By Emily Mieure
Jackson Hole News&Guide
Via Wyoming News Exchange
JACKSON — Instead of hiring an attorney and fighting federal charges for ducking a rope during high avalanche danger, Andrew Richards offered up guilty pleas and an apology.
The 24-year-old Jackson man, one of four skiers and snowboarders who violated an emergency closure in February along a Jackson Hole Mountain Resort boundary, apologized Tuesday morning in court.
“I thought this was a good opportunity to come forward,” Richards told the News&Guide during a phone interview Tuesday. “To me that’s one of the most frustrating things I have experienced in society — people not owning up to things they have done wrong. I can’t reiterate enough how thankful I am that everyone is OK and how sorry I am.”
Richards left the ski area boundary Feb. 28 during an emergency closure. He was with friends Ruth Schwietert, Natalie Burns and Joseph Higgins.
The three-day closure marked the first complete prohibition of backcountry access in resort history. The unprecedented move came amid a storm cycle that had already dumped 4 feet of snow in the Tetons and raised the avalanche danger rating to “high” at all elevations.
Officials from the resort, Teton County Search and Rescue, Grand Teton National Park and the Bridger-Teton National Forest agreed to the closure because of a combination of avalanche danger and a lack of resources to respond to an emergency.
Burns and Higgins ended up lost and stuck in Granite Canyon, which triggered an overnight search and rescue during dangerous avalanche conditions.
The apology Richards read to the court Tuesday offered context to how the incident unfolded.
“This lapse in judgment, though only a few seconds in duration, cost hours of time, thousands of dollars, and most importantly put the lives of multiple people in grievous danger,” Richards said. “I chose to duck a boundary and ski next to the rope line that borders Jackson Hole Mountain Resort and Grand Teton National Park. Absolutely never was it my intention to lead anyone under the rope, let alone Granite Canyon.”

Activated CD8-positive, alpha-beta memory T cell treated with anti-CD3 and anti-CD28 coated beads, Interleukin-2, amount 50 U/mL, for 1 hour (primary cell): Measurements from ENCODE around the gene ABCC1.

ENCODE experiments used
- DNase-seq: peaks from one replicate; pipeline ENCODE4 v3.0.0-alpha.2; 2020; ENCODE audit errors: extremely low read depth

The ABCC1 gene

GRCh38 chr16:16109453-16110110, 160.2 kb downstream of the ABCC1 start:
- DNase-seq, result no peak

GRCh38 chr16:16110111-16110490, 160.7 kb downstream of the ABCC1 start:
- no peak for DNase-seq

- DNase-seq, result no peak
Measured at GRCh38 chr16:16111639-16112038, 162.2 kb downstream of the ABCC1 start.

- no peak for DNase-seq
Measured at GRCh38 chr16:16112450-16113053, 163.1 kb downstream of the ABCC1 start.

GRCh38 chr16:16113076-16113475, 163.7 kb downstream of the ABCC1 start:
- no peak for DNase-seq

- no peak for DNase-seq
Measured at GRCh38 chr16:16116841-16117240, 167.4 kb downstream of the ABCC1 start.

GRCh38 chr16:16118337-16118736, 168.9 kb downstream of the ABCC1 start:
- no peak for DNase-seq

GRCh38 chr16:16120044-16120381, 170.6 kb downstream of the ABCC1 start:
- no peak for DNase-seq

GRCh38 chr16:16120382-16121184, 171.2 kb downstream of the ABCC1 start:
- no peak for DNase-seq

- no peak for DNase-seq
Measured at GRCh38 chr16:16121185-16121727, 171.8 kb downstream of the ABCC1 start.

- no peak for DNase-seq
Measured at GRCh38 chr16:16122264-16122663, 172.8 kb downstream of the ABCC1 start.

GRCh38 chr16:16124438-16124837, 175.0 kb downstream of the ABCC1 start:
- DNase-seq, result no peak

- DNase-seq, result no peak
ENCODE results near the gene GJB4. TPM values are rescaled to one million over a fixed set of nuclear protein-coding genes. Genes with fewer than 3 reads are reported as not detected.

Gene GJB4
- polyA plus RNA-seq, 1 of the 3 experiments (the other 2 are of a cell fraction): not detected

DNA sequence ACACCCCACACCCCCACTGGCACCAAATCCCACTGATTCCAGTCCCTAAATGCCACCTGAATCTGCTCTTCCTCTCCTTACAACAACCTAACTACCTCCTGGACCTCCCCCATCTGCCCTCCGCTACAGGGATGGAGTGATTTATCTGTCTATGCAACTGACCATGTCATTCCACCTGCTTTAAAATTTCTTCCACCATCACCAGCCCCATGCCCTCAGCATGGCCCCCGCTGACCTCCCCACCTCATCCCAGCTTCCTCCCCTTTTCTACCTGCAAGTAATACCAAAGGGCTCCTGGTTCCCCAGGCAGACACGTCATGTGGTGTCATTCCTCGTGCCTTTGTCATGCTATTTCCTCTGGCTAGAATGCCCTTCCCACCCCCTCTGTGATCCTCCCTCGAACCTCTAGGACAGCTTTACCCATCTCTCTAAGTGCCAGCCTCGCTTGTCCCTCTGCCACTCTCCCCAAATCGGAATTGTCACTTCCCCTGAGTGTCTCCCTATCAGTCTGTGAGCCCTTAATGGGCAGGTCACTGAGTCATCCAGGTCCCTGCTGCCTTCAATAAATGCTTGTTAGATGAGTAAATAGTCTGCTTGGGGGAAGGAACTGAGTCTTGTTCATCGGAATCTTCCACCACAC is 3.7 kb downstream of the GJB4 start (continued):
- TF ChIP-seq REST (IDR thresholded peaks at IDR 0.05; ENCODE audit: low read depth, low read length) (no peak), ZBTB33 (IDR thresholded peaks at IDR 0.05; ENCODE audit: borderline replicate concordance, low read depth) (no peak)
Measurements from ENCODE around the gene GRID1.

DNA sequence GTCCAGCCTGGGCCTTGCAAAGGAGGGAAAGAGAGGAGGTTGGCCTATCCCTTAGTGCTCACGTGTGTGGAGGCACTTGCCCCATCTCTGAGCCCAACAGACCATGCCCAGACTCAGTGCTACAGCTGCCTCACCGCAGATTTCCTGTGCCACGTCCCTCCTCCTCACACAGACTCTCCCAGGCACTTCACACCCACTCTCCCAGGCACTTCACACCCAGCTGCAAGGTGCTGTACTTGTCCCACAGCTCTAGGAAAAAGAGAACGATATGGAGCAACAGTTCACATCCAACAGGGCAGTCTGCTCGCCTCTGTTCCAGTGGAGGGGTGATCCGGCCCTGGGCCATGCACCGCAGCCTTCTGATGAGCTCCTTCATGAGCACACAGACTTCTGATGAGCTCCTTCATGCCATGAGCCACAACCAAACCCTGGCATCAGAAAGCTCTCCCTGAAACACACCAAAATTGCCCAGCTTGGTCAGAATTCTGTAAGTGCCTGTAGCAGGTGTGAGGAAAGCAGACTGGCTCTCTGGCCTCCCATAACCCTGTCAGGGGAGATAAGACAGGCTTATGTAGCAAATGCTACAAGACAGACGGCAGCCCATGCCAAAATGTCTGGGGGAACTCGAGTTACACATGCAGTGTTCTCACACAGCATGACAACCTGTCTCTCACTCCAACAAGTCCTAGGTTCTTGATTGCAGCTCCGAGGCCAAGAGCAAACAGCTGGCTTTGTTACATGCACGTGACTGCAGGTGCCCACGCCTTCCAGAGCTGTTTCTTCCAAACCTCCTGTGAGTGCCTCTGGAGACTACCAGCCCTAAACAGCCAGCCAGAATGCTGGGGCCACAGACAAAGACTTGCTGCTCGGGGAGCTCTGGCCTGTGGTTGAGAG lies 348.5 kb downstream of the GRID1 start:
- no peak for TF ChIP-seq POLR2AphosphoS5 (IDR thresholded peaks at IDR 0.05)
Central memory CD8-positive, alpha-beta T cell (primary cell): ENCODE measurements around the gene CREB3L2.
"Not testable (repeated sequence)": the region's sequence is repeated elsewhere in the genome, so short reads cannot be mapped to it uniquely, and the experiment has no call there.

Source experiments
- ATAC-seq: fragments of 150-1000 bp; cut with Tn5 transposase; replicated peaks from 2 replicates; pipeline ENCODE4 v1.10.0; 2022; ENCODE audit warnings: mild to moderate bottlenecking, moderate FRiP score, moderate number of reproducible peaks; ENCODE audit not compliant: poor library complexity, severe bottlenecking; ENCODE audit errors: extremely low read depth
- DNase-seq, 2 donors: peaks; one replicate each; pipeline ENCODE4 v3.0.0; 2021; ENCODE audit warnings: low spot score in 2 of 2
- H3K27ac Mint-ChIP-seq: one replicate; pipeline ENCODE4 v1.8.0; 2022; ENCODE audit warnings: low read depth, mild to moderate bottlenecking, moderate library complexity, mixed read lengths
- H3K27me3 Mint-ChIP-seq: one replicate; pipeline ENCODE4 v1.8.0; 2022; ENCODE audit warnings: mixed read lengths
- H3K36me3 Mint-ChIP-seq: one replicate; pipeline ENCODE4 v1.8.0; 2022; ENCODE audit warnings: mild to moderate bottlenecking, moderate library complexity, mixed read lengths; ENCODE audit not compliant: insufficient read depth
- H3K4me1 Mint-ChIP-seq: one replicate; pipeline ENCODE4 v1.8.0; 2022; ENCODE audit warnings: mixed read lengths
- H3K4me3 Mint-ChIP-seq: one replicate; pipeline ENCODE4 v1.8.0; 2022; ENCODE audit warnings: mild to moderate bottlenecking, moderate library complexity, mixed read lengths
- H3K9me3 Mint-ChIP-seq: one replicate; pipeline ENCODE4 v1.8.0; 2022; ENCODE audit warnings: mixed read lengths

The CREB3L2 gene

Richards said he didn’t expect his friends to follow him under the rope because the plan they made while riding the Teton chairlift was to meet at the lower entrance of Saratoga Bowl.
Schwietert caught up to Richards.
“After waiting for two to three minutes with no sign of the other two, I knew something had gone terribly wrong,” Richards said.
Reached on her cellphone, Burns told Richards they were lost.
“Understanding both the severity of the avalanche danger and the terrain in which they must have entered I immediately told Natalie not to move and for her to direct Joe to do the same,” Richards said.
Richards informed Jackson Hole Mountain Resort Ski Patrol, which contacted Teton County Search and Rescue and Grand Teton National Park rangers.
Burns and Higgins provided their GPS coordinates. Rangers reached the skiers just before midnight after using ropes and belays to descend into the Spock Chutes.
They all hiked back up to the ski area boundary, concluding the rescue just before 3 a.m.
“It is unlikely I can ever fully express both my gratitude and sincere remorse toward every person involved with the incident,” Richards stated. “I feel completely blessed that my friends are alive and no rescue personnel were harmed during the arduous and courageous rescue.”
U.S. Magistrate Judge Mark L. Carman ordered Richards to pay $3,000 in fines, $1,500 for a community service fund and $1,500 in court fees. He pleaded guilty to violation of an emergency boundary closure and disorderly conduct.
His co-defendants’ cases are still being litigated.
Burns and Schwietert are set for hearings May 30 while Higgins has hired an attorney, according to federal records